"In Tokyo today, young girls are seen either as easy marks for sales or as 'marketing leaders' to help companies get a grasp on what new products to sell?which makes us another kind of easy mark, I guess," says Toshiko, who goes by Ninna Hari, a fake name she has invented to avoid winding up in "some database," which she and her friends believe would lead inevitably to a situation in which "adults control you." Women of her mother's generation -- most of whom are in their early 40s -- "still believe in beautiful things like justice and considering other people's feelings" and can't, according to Toshi, understand the extent to which their daughters have been "bullied" by "commercialism." On the one hand, the Japanese girl is a sexual fetish that can literally be bought and sold ("When the media was going nuts over school girls getting old guys to be their sugar daddies for sex, that was the time when high school girls like us had the highest price as commodities"). But private school girls like Toshi and her friends are also susceptible to the same academic pressure cooker that can devastate girls and boys alike: As the novel opens, the girls are spending their monthlong summer vacation in cram school, where one college girl tutor cheerfully tells them that at their age she studied till she "spit up blood" and that if they "study like you're going to die" they too, can earn a place at their top-choice college (where one can presumably earn the privilege to continue to spit up blood). Adulthood, if their mothers are any indication, will most likely consist of a full-time job, children, and marriage to a company man who is out drinking most nights.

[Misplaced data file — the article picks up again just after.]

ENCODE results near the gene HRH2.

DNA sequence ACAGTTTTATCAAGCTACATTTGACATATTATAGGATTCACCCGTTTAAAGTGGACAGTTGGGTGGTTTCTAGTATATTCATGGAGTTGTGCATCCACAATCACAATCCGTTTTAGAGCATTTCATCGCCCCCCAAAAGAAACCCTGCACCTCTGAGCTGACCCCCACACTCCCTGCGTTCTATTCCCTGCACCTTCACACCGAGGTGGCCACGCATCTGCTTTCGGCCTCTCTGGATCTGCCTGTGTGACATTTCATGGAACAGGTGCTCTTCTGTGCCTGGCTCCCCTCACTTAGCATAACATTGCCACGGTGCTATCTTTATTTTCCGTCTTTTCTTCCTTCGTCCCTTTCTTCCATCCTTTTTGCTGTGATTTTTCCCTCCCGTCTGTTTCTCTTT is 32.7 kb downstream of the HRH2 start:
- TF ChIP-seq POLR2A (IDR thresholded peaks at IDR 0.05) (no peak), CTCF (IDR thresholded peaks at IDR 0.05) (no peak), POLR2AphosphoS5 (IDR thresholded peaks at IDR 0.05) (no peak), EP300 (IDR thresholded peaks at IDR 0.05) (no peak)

Each of the five main characters -- narration alternates through the voices of the four girls, as well as that of Worm, the murderer -- believes that adults quite literally inhabit another world entirely. Says Toshi/Ninna: "We're different from our parents, a completely different species from our teachers. And kids who are one grade apart from you are in a different world altogether. In other words, we're basically surrounded by enemies and have to make it on our own." Moreover, each girl has her own secret life: Yuzan, whose mother just died, goes to lesbian bars to meet other women ("when she wore her school uniform, she looked like a guy doing a lousy job of dressing in drag"). To her school friends, Kirarin is the cute, cheerful one, but her real best friend is a 21-year-old gay office worker, in whom she confides the details of her sexual exploits with men she meets on the Internet ("Fooling around with guys is thrilling," she says, "like walking next to a busy highway. If you fall off the curb, it's all over"). Terauchi, "the smartest and the most interesting," speaks in a "low, cool voice" and is devastated by the emotional toll of keeping a secret about her mother, whom she adores.